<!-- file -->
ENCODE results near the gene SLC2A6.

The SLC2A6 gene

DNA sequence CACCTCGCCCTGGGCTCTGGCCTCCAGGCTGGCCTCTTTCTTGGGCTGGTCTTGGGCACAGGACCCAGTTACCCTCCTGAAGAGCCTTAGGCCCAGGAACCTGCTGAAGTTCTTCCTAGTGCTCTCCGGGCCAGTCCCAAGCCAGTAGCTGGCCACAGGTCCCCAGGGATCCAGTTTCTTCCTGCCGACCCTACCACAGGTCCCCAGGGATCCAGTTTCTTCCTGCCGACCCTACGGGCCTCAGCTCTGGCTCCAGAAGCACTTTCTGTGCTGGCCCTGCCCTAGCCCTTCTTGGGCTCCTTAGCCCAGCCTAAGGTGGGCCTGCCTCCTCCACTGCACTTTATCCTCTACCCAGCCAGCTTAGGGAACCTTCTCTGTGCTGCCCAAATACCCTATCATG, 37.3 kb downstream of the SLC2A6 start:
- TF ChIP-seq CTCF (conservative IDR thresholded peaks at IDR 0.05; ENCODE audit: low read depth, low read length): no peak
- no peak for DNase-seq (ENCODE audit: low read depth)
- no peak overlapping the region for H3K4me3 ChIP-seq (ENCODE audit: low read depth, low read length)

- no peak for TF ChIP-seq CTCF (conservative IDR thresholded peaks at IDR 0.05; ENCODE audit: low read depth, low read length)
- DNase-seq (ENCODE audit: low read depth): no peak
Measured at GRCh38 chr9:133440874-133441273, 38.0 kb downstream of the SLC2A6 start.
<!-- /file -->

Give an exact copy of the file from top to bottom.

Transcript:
ENCODE results near the gene SLC2A6.

The SLC2A6 gene

DNA sequence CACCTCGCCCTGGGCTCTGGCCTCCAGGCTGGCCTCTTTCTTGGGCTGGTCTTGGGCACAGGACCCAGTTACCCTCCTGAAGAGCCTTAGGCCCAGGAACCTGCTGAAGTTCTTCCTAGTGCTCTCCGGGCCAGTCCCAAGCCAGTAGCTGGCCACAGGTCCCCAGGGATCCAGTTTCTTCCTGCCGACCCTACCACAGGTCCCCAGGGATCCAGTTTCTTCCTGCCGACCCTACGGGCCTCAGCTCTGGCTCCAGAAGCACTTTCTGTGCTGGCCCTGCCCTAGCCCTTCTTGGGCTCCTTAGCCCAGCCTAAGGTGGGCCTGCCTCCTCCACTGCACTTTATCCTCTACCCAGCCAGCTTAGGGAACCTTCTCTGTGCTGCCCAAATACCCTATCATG, 37.3 kb downstream of the SLC2A6 start:
- TF ChIP-seq CTCF (conservative IDR thresholded peaks at IDR 0.05; ENCODE audit: low read depth, low read length): no peak
- no peak for DNase-seq (ENCODE audit: low read depth)
- no peak overlapping the region for H3K4me3 ChIP-seq (ENCODE audit: low read depth, low read length)

- no peak for TF ChIP-seq CTCF (conservative IDR thresholded peaks at IDR 0.05; ENCODE audit: low read depth, low read length)
- DNase-seq (ENCODE audit: low read depth): no peak
Measured at GRCh38 chr9:133440874-133441273, 38.0 kb downstream of the SLC2A6 start.